McSweeney, Allen, and other assistant Tony Ferrara – who also joined the staff with McSweeney when he took the job – displayed that common theme throughout the season that started once the transfers came in: Talent on paper doesn’t always translate on the court.
In fact, Calvary faced some steeper challenges heading into the year. Due to the lateness of the Uyaelunmo’s coming, Eze’s surgery, and AAU play, the Eagles couldn’t even play in a summer or fall league, and found that their first game action as a team would be in Fort Lauderdale High School’s tip-off classic against powerhouse teams like West Oaks, which would come just a week before the regular season started.
Not to mention that once the season started, an early schedule facing Northeast and Sagemont – two of South Florida’s top teams – and the number one ranked team in the nation, Montverde Academy.
“Having to coach this year’s team was not easy to put all together,” McSweeney said. “We had a whole new group of guys and no pre-season games.”
Still, anytime three transfers from other schools come flying in to take a team to the top, the scrutiny started to come in.
“They had an almost whole new starting five,” A rival coach who asked his name not be used told R.M.F. Magazine. “Obviously a community is going to start talking you when you bring in multiple senior transfers that were other coach’s top players.
“And I think once the scrutiny Calvary was getting for doing this started flying in, it put even more pressure on them. It was like, ‘Well, if you’re going to do it this way, you better get it done’.”
Despite the art of players transferring becoming rooted in High School teams’ success throughout the country, the scrutiny was flying in on Calvary. There was a target on Calvary’s back. Everybody knew it.
“I think any coach would love to be in my shoes in the fact that big time talent wants to come to your program,” McSweeney said. “Proving people wrong and rising to the top has been what I’ve done all my life.”
That pressure would be something he would need to get accustomed to with this team, and proving people wrong would be something he would need to do.
“Everyone kept saying, ‘University School or Saint Andrew’s will get them. Maybe even [Cardinal] Gibbons,’” The rival coach said. “The common theme among all Calvary’s haters was that someone would beat them.”
Jerald Butler holds in his excitement as Calvary Christian is moments away from a state title (Photo: Will Turner)
* * *
VICTOR UYAELUNMO wiped some sweat off his face and stared at the scoreboard. ‘This is really going to happen,’ he thought to himself, ‘I moved from Miami to Fort Lauderdale and came to Calvary for this.’
This, was what the result of his senior season looked like it would be. This was the situation Calvary was in. Down 11 at halftime to fourth-seeded Pine Crest in the district semifinals at home.
“I really thought we were going to lose that game,” said Uyaelunmo, who is headed to play at USC.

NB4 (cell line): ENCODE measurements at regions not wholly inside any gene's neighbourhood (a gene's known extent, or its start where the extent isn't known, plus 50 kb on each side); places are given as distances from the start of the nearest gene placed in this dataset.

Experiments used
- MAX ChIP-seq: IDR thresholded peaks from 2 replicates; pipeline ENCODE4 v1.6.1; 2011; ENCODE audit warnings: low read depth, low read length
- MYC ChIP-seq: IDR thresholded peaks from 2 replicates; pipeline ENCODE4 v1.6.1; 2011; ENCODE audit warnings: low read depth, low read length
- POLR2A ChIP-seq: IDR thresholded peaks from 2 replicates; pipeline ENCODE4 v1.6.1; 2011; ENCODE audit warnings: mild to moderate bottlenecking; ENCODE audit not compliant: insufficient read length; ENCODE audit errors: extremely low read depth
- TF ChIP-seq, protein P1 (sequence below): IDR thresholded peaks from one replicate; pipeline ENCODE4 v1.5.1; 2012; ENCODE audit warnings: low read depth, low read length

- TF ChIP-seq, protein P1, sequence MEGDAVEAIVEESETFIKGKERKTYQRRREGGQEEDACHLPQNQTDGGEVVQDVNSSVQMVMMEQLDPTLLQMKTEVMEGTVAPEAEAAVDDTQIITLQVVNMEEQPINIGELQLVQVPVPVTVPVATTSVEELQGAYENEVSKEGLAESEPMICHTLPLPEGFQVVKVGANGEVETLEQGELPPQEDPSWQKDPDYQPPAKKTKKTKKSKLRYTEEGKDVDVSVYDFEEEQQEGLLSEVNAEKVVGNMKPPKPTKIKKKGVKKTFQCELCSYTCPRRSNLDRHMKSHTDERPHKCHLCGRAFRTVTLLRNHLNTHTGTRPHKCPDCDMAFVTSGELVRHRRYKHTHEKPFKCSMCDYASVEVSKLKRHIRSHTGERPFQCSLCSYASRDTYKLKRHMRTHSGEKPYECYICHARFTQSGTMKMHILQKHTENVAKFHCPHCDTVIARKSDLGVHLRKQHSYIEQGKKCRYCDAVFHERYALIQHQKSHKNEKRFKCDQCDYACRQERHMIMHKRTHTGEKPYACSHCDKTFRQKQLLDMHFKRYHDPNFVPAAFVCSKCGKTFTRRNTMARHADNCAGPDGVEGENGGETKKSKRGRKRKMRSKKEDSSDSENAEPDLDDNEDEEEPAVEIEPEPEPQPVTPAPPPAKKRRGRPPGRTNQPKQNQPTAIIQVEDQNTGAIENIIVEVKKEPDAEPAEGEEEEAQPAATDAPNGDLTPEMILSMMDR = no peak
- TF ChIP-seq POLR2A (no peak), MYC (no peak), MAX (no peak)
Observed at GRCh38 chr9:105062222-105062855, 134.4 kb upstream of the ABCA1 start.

“I didn’t,” Jerald Butler added in with a smile. “I knew we would come back against them. The whole time I was thinking, ‘We’re not going to lose this game.’”
And they didn’t.
Calvary stormed back in the second half to hold off Pine Crest in double overtime to advance to the district finals for a rematch with University School. The Eagles had beaten the Sharks in the first showdown at U-School, but this matchup was for the district championship.
“We knew they were out for revenge after we beat them the first time,” said Etienne, who has been with Calvary all four years throughout its struggles to get to this point. “They wanted to get back at us on our home court.”
That they did. In front of a standing room only crowd, University got past Calvary, 54-52, to win the district championship.
Heading into the regional playoffs, not many believed in Calvary. The Eagles had barely even gotten to the district finals, were having trouble scoring, and would have to go on the road the entire way to get to Lakeland.
“After that loss to U-School, we took it personal,” Butler said. “A lot of people thought we would even lose to Saint Andrew’s [in the regional quarterfinals]. We just had to prove them wrong.”
And so the story goes, Calvary Christian – once a 5A state title favorite – found itself in the same spot it was in last year: at Saint Andrew’s in the first round. And similar to last season, not a lot people were picking Calvary Christian to win on the road against legendary coach John O’Connell, FSU-signee Anthony Polite, and the Scots, who hadn’t lost at home all year.
But unlike last year, the Eagles won this time. Calvary grinded out a win over Saint Andrew’s to advance to the regional semifinals, a rematch with University School on their home floor.
“We didn’t want to lose to University School again,” McSweeney said. “We were out for revenge. They came onto our home floor and beat us in the district title game, so we had to do the same to them in regional semifinals. We didn’t play well the last time we played them.”
This time they did.
Calvary defied the odds again, overcoming a seven-point deficit to rally past University School. And after cruising past Gulliver Prep in the regional finals, Marianna in the state semifinals, and beating Tampa Catholic, the Eagles had done what they had never done before.
“It felt amazing,” Etienne said on the state title. “All the struggles we went through. It’s amazing to me how we stuck to it.”
“It was great for me because I was able to go back [to Lakeland] and do it,” said Butler, who lost in the state finals with Westminster the previous season. “Honestly, I’m just happy to be apart of this.”
For Butler, Etienne, Victor Uyaelunmo, and Lebron Jr., they were able to go out on top. As seniors, graduate with state rings. For McSweeney and Allen, it’s what they did at Dillard. McSweeney won his state championship his senior year, and went out on top as he put High School behind him and headed to play basketball at Penn State.
Only this time, McSweeney isn’t going out on top. He isn’t putting High School behind him. Months removed from leading Calvary Christian to its first state title in school history, the grind is onwards for next season.
They will get back to work.
As McSweeney reminds himself and his players:
“To be a champion, you have to believe in yourself when nobody else will.”
ABOUT THE REPORTER
Jesse Nadelman is an 18-year old reporter for R.M.F. Magazine who currently is a senior at North Broward Prep. Growing up in South Florida, Jesse has grown an intense passion for sports media. He covers all of South Florida’s top high school basketball teams and events for R.M.F. Jesse will attend the S.I. Newhouse School of Public Communications at Syracuse University in the fall.
You could follow Jesse on twitter: @Jessenadelman